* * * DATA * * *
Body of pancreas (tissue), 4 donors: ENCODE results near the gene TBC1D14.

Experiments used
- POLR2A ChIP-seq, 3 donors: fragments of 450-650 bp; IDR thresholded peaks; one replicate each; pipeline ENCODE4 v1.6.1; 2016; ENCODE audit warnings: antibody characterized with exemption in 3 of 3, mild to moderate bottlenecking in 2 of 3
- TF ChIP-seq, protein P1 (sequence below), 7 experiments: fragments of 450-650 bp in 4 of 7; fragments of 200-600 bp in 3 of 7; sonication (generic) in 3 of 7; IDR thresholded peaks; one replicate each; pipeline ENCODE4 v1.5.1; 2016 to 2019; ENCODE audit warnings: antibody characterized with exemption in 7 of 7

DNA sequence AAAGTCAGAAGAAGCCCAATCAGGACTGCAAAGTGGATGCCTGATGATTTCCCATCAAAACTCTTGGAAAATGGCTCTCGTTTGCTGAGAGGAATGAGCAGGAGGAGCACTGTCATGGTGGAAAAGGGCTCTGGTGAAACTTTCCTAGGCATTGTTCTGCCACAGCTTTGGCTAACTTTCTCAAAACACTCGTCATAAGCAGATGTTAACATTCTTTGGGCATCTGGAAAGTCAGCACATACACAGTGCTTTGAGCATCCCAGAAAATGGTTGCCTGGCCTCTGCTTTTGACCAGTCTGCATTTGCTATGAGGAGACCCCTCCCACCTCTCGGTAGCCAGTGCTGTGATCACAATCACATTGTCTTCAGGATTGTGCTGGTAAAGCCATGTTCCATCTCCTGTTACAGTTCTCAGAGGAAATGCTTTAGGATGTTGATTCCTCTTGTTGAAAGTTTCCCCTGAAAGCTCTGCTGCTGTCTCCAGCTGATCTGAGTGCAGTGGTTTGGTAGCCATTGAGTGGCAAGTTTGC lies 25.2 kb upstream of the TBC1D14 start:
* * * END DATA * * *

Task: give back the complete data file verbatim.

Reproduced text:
Body of pancreas (tissue), 4 donors: ENCODE results near the gene TBC1D14.

Experiments used
- POLR2A ChIP-seq, 3 donors: fragments of 450-650 bp; IDR thresholded peaks; one replicate each; pipeline ENCODE4 v1.6.1; 2016; ENCODE audit warnings: antibody characterized with exemption in 3 of 3, mild to moderate bottlenecking in 2 of 3
- TF ChIP-seq, protein P1 (sequence below), 7 experiments: fragments of 450-650 bp in 4 of 7; fragments of 200-600 bp in 3 of 7; sonication (generic) in 3 of 7; IDR thresholded peaks; one replicate each; pipeline ENCODE4 v1.5.1; 2016 to 2019; ENCODE audit warnings: antibody characterized with exemption in 7 of 7

DNA sequence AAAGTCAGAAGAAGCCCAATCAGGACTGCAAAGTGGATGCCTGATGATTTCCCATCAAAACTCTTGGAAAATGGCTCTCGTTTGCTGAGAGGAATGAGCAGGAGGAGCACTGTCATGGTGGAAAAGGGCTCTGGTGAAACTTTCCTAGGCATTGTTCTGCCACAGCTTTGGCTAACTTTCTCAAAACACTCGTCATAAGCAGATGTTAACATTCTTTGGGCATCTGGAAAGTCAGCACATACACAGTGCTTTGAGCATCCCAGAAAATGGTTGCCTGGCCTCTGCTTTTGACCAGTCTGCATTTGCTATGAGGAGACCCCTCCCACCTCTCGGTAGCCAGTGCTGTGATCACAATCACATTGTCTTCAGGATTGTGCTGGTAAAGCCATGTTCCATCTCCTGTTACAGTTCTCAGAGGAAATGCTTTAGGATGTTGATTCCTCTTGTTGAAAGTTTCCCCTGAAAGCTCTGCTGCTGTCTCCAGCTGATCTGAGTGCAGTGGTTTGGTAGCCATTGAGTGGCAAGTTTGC lies 25.2 kb upstream of the TBC1D14 start: